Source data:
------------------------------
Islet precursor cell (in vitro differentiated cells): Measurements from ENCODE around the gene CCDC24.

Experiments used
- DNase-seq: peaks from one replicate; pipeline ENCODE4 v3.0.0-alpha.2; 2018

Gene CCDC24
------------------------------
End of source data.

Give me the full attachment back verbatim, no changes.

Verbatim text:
Islet precursor cell (in vitro differentiated cells): Measurements from ENCODE around the gene CCDC24.

Experiments used
- DNase-seq: peaks from one replicate; pipeline ENCODE4 v3.0.0-alpha.2; 2018

Gene CCDC24